There has been a lot of discussion this week about press coverage given to a new study suggesting that epidurals may prevent trauma to the pelvic floor during delivery. Basically, the idea is that an epidural relaxes the muscles such that they don’t tear. I don’t know whether or not that is true. I haven’t read the study itself, only representations of the story in various places. I know that Amy Romano at Science and Sensibility is sceptical, and I think she is a pretty trustworthy source of information. It has been interesting to follow the discussion between her and the study’s authors in the comments section of her blog. (And ire-provoking to see the known ideologue Dr. Amy Tuteur’s $.02 popped in there, too—but I digress…) Whether or not the study’s conclusions have merit, the coverage of the study, particularly in the Globe and Mail, has been quite atrocious.

I’ve said it before and I’ll say it again: I don’t think there’s anything inherently wrong with epidurals. They have an appropriate time and place, and the only person who can really say for certain whether or not an epidural is indicated is the woman with the baby descending through her pelvis. I’ll trust her to be the judge of how she wants to manage those sensations. So, this is not an anti-epidural rant. Hell, I was practically desperate for one with my first baby—got to the hospital in transition and begged for one. I was too far gone, at 8 cm, to qualify—and in retrospect I’m glad that was the case, as it was a very cool experience to give birth without drugs—but at the time, if someone had tried to suggest that I was wrong to ask, I’m sure I would have wrung his or her neck with my own bare hands. That said, there are definitely risks involved with an epidural, just as there are risks with any invasive medical procedure. Risks v. benefits. That’s the name of the game.

So, there may be benefits to epidurals that we didn’t know about before. That’s awesome. It’s always good to learn new ways of preventing women from lasting harm to their bodies. Women want good options when it comes to health care. But a) this study isn’t saying epidurals prevent tears—it’s saying epidurals may play a role in preventing some kinds of pelvic floor damage; and b) the uncritical coverage of this study has not explained that there are also many other steps women can take to safeguard the health of their pelvic floors. The point is: there is nowhere near enough data to say that epidurals are necessarily the best approach, and they certainly aren’t the only one, either.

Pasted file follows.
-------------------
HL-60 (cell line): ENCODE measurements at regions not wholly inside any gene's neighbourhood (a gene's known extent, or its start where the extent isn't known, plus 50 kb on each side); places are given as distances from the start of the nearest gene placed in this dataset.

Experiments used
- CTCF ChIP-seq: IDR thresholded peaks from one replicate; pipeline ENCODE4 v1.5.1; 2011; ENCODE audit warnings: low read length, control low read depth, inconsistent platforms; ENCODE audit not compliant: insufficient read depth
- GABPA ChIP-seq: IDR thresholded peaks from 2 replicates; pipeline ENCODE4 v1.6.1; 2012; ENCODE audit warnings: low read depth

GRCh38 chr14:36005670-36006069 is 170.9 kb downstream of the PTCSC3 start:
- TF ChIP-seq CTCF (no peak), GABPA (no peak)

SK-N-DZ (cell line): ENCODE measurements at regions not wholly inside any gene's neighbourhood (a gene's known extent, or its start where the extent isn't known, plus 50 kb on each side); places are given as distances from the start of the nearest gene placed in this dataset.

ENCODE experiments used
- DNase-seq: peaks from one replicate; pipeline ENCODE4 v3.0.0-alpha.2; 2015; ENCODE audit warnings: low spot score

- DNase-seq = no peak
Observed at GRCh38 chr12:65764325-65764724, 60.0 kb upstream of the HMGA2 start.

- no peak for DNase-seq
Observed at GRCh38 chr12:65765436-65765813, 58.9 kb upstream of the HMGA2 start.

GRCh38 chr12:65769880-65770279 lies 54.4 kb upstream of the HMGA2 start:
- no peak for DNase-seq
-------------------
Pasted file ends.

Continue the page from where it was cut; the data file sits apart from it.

What else can women do? There are the often-cited birthing strategies that include not giving birth on one’s back, but instead choosing a position that is more in synch with physiological processes occurring and can benefit from gravity; avoiding fundal pressure; and pushing spontaneously, rather than following directions for pushing. But there are other things women can do as well, before they get to the moment when they are actually in labour—a moment when they may or may not want/be able to think about those strategies.

Women who perform simple pelvic floor exercises during pregnancy and after delivery can greatly reduce their chance of pelvic floor trauma and the speed of postpartum healing. The stronger the pelvic floor, the more flexible; the more flexible, the more likely those muscles will get up and out of the way and not tear while a baby passes through. A strong pelvic floor can also prevent/reduce the significance of other common pregnancy- and birth-related concerns, such as hemorrhoids, prolapse, and urinary incontinence. And as a bonus, contracting the pelvic floor automatically gets the transverse abdominus to co-contract, helping to tone the abdominal muscles. These are seriously awesome exercises that can be done anywhere, at any time of day, with no special equipment.

 So, what do you do? Basically, you want to do a modified Kegel, which can then be performed in various series, at various speeds, and in various patterns. If you’ve never done a Kegel before, the idea is to draw the muscles of the pelvic floor (PF) up and into the body, as if you’re stopping yourself from going pee. Draw them in, breathe, hold for a few counts, breathe, relax. Once you get the hang of that, you can move on to combine PF work with other core strengthening exercises such as curls (unless you have diastasis recti), superwoman, and cat-cow. You can do them sitting on a chair or an exercise ball, standing, lying on your side, on your hands and knees, in child’s pose—there are many positions that work, all of which have a slightly different benefit.

The bottom line (pardon the pun) is: strengthen your pelvic floor. Pregnant or not, this is a good thing to do. But if you’re pregnant or contemplating giving birth at some point, strengthening your pelvic floor is a noninvasive, key step in minimizing the risk of tearing and other significant trauma to the perineal region.